It used to be that finding the time and a place to play Dungeons & Dragons was rather easy. We would quickly stuff manuals, modules, dice, and Trapper Keepers into our backpack, hop on our bikes, and pedal across town to where our friends were waiting, and it would be game on for all the weekend.
But now it’s 2016. Adulting takes up much of our precious time, and getting our friends together isn’t always so easy. And while the Internet age has made it easier to make and meet friends online, very often those friends are numerous miles, countries, and time zones away.
However, not all is hopeless! Again, thanks to the Internet, there are many ways we can connect with our worldwide friends and play a satisfying D&D game. Here’s Geek & Sundry’s list of the most popular ways people are bridging the distance!
Play By Post / Email
Starting the list off with the low-key options, which include Play By Post (PBP) and Play By Email (PBEM). First off, it’s great to see these two old gameplay methods still alive and kicking! And they are both extremely easy to use; all you need is an email account, or to sign up on a website with a thriving forum section.
Hopefully you already have an email account. Just reach out to your friends and see who may be interested in a PBEM D&D campaign, and away you go. For PBP, check out RPG Crossing (formerly DnD Online Games), or the PBP forum section of Pen & Paper Games, sign up with your favorite one, and find or start a PBP game.
Social Network Apps
Check into the D&D section on Twitch anytime, and there’s a very good chance you’ll see D&D players using a social network app to ‘gather’ together. Apps such as Skype and Google Hangouts are two of the best and most popular.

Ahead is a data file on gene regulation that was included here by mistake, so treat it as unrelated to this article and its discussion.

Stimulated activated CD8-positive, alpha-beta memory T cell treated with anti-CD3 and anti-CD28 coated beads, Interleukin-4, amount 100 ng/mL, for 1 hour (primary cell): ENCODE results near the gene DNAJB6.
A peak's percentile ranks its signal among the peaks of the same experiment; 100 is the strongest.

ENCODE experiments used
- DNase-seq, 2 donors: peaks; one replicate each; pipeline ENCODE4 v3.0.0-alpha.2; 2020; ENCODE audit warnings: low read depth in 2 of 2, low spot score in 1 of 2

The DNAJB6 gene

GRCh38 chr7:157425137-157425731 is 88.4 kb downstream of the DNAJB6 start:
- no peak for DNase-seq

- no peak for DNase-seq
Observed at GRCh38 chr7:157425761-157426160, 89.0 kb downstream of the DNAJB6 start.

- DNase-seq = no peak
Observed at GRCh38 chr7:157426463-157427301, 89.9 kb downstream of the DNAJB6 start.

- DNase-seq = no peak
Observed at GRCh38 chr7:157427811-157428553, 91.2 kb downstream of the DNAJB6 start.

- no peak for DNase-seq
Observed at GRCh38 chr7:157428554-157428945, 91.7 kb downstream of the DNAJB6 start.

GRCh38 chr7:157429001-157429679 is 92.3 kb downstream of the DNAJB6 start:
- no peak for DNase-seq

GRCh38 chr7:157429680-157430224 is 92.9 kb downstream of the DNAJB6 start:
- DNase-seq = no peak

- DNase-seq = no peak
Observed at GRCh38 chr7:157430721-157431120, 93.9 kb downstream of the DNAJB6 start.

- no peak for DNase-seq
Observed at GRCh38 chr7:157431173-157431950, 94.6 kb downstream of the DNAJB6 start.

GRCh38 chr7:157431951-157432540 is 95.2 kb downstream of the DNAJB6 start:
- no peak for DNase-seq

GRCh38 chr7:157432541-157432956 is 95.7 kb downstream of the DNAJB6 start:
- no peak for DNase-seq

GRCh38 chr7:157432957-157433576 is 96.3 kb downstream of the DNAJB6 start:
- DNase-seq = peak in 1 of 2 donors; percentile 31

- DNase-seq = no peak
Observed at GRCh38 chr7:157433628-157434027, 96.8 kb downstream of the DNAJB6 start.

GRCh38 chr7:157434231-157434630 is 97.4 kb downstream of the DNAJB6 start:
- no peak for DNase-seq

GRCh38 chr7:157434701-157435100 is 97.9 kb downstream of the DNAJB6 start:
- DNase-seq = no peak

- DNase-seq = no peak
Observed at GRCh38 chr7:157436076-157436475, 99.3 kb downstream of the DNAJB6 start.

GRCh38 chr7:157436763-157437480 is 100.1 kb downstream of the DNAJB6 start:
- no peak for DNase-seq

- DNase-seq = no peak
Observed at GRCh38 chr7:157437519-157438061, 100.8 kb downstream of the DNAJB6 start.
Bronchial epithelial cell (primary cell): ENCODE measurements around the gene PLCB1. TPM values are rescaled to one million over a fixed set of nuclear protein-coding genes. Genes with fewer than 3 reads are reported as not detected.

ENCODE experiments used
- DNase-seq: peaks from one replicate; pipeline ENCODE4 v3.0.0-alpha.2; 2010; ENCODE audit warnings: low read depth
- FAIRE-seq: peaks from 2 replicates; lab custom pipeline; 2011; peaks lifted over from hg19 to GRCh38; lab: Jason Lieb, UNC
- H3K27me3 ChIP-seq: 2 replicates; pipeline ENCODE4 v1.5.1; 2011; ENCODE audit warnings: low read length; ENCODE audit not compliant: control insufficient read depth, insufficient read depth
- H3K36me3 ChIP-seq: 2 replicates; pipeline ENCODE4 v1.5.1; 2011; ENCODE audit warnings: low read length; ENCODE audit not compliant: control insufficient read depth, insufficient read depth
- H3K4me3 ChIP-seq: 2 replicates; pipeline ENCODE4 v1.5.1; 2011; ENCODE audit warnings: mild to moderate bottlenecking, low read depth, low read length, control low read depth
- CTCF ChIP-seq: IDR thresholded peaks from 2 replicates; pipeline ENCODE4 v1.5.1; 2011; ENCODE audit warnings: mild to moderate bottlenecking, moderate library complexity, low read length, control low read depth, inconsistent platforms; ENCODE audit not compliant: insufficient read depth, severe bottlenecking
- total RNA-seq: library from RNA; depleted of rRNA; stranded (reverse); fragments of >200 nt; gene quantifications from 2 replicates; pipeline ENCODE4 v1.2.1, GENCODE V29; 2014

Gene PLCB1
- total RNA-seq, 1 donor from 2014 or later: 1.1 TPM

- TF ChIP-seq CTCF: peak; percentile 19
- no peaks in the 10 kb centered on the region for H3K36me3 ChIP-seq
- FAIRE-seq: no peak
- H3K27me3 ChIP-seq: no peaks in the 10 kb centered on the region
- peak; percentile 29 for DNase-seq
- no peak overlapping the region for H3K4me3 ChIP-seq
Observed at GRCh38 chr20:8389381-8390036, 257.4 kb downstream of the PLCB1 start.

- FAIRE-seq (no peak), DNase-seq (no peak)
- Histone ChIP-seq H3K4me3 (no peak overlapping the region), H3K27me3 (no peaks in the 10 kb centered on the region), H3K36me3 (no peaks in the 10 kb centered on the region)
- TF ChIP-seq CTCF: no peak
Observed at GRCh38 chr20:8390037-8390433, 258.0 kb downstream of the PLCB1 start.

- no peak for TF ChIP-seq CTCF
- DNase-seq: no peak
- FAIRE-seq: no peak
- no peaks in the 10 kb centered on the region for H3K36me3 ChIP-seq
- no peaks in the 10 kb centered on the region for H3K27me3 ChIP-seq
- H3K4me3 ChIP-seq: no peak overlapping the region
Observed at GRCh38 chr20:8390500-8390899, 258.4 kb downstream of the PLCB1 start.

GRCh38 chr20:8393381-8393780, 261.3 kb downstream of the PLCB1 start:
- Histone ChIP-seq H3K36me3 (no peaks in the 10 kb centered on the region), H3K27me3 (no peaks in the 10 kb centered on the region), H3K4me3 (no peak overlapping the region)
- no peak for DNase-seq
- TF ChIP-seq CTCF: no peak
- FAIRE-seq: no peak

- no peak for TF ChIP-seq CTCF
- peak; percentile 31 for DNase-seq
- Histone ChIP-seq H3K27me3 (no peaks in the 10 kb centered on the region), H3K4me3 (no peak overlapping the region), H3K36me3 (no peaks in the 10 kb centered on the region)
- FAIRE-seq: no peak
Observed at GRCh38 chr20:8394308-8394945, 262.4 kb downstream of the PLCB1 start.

Screenshot of Dice, Camera, Action! show.
Both Skype and Google Hangouts are free to use, make it very easy to connect with multiple people at the same time (barring pesky ‘Net hiccups), and have real time text, voice, and video messaging. A good quality headset is recommended, especially if you want to be able to chat live. A good webcam is also needed if you want to make use of video. But, neither of those are absolutely necessary in order to play, they just help make games more lively.
With the rise of live streaming, virtual tabletops (VTs) are becoming more popular. They generally require more computer power and know-how than the previous options, and you’ll have to pay money if you want the high end experiences they offer. However, if you’re interested in a more visual D&D game, with plenty of maps and character tokens, then this is the way for you.
Perhaps the most popular VT right now is Roll20. With the recent news of Roll20 officially partnering with D&D, this VT is probably the best one of the bunch if you’re looking for some quality D&D play.
But Roll20 is certainly not the only VT available. Fantasy Grounds, D20PRO, EpicTable, and MapTool round out the best and most popular ones. They each have their advantages and disadvantages, so read up on each to see which would work best for you.
Everyone at Geek & Sundry wants to see you playing (more) D&D, or whatever your favorite tabletop RPG is, so hopefully this helps! Do you have a current D&D game you’re playing with friends all over the world? Tell us about it in the Comments below!
Header image credit: Wizards of the Coast